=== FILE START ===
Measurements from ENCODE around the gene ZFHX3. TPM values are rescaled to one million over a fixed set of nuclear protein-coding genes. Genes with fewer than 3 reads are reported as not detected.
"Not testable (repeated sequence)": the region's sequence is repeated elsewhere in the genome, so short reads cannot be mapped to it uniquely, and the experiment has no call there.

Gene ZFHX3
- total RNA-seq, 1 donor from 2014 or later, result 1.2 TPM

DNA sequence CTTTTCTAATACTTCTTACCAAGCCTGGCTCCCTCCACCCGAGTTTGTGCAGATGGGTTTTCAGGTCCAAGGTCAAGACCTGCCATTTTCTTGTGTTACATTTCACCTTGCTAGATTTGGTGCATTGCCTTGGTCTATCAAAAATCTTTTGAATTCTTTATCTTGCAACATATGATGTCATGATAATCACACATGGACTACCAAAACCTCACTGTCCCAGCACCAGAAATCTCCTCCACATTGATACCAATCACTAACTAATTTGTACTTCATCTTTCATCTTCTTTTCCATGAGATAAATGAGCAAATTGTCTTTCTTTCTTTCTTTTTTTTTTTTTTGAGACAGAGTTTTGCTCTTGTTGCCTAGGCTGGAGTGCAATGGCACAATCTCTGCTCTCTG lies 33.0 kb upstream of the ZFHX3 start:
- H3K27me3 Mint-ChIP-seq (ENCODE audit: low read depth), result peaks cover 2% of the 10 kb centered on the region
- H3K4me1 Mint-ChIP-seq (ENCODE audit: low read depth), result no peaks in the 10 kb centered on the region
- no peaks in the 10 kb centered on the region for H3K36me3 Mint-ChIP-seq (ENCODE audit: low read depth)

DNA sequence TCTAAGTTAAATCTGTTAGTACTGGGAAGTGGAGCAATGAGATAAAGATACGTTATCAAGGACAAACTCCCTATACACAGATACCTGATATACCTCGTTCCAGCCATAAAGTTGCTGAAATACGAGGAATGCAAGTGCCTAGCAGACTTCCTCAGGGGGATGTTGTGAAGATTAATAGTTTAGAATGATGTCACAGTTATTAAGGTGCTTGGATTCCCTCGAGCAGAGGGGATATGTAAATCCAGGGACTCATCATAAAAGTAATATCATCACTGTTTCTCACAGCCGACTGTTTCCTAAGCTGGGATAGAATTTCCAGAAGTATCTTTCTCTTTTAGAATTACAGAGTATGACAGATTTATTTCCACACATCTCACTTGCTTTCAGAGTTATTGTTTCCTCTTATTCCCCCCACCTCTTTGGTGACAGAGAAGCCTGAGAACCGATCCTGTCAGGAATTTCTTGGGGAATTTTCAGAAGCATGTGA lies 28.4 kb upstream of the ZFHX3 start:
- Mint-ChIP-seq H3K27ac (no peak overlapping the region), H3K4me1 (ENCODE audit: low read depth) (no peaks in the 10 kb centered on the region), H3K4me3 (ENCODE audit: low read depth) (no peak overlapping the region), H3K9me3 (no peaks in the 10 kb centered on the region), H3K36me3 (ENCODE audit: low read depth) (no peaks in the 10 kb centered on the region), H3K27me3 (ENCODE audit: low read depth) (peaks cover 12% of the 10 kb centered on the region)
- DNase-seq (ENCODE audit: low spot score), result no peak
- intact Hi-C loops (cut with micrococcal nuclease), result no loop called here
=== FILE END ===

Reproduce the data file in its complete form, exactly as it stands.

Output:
Measurements from ENCODE around the gene ZFHX3. TPM values are rescaled to one million over a fixed set of nuclear protein-coding genes. Genes with fewer than 3 reads are reported as not detected.
"Not testable (repeated sequence)": the region's sequence is repeated elsewhere in the genome, so short reads cannot be mapped to it uniquely, and the experiment has no call there.

Gene ZFHX3
- total RNA-seq, 1 donor from 2014 or later, result 1.2 TPM

DNA sequence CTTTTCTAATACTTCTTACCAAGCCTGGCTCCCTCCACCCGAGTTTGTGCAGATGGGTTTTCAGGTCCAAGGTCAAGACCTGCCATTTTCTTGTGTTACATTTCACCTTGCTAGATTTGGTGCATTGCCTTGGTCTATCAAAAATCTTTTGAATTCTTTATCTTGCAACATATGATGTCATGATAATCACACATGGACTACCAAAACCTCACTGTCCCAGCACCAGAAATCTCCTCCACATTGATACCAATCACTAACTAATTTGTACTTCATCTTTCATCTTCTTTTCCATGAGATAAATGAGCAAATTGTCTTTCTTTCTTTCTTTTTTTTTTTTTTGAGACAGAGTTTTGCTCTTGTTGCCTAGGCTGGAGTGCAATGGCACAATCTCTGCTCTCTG lies 33.0 kb upstream of the ZFHX3 start:
- H3K27me3 Mint-ChIP-seq (ENCODE audit: low read depth), result peaks cover 2% of the 10 kb centered on the region
- H3K4me1 Mint-ChIP-seq (ENCODE audit: low read depth), result no peaks in the 10 kb centered on the region
- no peaks in the 10 kb centered on the region for H3K36me3 Mint-ChIP-seq (ENCODE audit: low read depth)

DNA sequence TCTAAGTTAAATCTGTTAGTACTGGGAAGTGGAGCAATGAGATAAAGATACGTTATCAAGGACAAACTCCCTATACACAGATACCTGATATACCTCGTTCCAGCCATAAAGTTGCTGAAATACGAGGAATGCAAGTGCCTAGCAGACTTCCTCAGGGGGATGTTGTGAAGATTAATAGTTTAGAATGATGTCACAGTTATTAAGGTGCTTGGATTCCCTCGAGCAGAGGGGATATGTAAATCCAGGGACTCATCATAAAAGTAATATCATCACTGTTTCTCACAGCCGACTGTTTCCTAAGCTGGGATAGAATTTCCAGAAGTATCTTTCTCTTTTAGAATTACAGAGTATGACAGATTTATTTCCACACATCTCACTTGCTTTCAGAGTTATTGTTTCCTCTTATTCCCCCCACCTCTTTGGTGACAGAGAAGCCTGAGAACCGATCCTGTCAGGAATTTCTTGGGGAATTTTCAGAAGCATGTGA lies 28.4 kb upstream of the ZFHX3 start:
- Mint-ChIP-seq H3K27ac (no peak overlapping the region), H3K4me1 (ENCODE audit: low read depth) (no peaks in the 10 kb centered on the region), H3K4me3 (ENCODE audit: low read depth) (no peak overlapping the region), H3K9me3 (no peaks in the 10 kb centered on the region), H3K36me3 (ENCODE audit: low read depth) (no peaks in the 10 kb centered on the region), H3K27me3 (ENCODE audit: low read depth) (peaks cover 12% of the 10 kb centered on the region)
- DNase-seq (ENCODE audit: low spot score), result no peak
- intact Hi-C loops (cut with micrococcal nuclease), result no loop called here